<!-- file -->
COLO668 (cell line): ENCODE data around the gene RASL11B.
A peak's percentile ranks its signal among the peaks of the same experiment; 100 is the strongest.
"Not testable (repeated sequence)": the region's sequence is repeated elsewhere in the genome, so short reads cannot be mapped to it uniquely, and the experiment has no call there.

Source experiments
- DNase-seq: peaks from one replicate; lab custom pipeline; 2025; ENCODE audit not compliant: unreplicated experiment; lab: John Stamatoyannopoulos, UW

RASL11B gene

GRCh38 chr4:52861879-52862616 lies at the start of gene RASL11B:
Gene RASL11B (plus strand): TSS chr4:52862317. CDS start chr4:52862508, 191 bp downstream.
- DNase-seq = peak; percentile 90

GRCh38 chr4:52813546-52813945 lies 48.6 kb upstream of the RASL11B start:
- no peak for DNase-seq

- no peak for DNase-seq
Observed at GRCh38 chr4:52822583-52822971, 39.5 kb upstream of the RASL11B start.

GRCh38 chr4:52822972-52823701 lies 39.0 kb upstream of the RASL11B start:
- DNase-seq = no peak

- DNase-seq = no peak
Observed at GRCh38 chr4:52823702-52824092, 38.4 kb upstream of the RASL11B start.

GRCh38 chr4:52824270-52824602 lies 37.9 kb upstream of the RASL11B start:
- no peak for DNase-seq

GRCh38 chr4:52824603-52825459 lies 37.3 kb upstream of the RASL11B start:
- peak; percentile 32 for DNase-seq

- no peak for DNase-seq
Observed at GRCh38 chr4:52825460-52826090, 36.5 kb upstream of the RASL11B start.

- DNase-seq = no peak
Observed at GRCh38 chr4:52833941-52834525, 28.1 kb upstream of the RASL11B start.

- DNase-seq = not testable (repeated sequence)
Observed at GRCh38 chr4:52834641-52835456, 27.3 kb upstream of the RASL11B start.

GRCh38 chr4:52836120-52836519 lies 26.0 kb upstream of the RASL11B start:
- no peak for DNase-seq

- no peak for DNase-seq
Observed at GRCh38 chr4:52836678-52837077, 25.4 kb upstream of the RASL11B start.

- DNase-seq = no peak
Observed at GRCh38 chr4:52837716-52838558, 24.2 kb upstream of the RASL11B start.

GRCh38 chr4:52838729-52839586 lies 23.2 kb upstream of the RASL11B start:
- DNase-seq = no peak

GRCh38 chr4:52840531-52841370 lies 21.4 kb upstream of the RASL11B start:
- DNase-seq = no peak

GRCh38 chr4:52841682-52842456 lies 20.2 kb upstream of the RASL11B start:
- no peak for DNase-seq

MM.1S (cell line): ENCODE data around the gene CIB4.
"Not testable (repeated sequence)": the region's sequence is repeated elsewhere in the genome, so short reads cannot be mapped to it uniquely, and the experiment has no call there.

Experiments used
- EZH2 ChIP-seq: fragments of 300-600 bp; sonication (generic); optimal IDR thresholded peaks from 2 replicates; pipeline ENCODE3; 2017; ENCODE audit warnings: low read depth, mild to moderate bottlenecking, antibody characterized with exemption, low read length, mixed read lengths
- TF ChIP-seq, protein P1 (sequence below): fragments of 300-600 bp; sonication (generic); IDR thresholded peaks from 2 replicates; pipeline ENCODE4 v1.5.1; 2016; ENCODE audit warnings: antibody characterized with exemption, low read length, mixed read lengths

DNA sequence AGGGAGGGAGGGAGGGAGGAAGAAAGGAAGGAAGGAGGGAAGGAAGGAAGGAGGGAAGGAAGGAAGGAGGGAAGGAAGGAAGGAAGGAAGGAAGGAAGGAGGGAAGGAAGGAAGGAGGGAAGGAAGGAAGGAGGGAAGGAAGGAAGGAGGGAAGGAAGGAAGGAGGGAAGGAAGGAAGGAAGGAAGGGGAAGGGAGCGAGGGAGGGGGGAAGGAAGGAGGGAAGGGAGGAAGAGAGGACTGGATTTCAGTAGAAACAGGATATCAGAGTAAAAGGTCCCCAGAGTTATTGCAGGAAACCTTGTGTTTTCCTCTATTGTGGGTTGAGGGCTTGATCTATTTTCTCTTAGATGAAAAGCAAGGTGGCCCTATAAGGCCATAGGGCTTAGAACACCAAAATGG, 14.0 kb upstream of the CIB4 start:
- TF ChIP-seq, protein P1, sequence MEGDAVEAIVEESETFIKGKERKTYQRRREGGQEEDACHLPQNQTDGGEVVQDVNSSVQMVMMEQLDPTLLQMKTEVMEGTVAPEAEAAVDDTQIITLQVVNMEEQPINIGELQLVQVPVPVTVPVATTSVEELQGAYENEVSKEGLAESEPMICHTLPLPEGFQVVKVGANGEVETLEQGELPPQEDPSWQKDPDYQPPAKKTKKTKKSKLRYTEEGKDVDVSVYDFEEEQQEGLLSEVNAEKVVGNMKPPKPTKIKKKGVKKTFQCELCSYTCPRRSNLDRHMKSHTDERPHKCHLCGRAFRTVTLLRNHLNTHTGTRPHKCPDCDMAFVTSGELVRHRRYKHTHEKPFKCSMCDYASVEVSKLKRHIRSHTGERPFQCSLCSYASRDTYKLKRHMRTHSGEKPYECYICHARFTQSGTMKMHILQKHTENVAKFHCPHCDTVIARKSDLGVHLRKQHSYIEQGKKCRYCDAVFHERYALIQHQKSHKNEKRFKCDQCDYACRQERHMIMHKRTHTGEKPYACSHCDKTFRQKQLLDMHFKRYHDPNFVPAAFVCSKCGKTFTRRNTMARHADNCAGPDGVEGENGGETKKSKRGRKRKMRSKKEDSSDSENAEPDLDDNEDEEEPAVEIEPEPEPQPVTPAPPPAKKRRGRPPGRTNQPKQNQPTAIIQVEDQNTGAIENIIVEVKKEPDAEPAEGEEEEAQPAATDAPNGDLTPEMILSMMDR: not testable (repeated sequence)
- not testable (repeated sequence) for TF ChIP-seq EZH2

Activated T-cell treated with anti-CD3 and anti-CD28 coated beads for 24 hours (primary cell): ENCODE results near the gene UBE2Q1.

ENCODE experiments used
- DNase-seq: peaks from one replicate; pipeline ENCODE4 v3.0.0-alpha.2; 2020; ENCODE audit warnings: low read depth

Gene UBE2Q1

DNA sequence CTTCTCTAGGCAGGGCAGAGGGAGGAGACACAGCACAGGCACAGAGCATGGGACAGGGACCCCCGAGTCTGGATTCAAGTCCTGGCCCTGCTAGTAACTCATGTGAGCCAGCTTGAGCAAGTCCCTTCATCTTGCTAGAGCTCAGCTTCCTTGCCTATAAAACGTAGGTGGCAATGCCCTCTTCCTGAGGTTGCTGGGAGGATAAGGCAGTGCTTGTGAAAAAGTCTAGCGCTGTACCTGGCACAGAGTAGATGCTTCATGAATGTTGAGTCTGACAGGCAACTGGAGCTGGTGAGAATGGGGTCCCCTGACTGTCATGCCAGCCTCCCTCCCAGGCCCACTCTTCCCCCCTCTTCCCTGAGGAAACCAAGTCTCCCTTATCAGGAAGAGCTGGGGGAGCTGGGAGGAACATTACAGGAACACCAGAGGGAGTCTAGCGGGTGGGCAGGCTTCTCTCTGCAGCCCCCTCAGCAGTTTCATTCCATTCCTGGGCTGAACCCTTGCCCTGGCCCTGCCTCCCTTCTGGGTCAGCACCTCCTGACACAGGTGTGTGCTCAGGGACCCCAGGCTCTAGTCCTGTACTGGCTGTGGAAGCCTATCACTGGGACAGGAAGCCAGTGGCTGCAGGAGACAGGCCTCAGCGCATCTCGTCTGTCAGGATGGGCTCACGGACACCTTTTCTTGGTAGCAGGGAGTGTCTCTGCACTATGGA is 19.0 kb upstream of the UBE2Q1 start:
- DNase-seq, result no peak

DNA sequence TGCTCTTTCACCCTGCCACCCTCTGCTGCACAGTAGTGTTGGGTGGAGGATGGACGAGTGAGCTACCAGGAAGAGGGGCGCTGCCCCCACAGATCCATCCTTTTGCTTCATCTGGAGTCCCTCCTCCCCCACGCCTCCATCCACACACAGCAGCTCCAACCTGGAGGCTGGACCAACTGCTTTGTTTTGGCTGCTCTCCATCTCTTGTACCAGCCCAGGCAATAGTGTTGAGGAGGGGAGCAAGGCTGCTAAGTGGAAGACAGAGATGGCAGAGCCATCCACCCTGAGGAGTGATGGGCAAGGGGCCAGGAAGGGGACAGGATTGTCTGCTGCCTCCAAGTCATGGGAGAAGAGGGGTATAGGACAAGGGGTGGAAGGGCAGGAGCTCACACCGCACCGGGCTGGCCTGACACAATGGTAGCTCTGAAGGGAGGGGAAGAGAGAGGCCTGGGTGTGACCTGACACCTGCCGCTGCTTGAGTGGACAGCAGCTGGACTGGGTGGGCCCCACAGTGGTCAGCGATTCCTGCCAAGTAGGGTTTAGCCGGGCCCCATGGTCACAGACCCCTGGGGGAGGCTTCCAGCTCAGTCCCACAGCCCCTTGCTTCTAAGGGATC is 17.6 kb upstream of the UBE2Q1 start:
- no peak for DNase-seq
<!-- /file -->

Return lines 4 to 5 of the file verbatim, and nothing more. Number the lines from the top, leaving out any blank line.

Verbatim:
Source experiments
- DNase-seq: peaks from one replicate; lab custom pipeline; 2025; ENCODE audit not compliant: unreplicated experiment; lab: John Stamatoyannopoulos, UW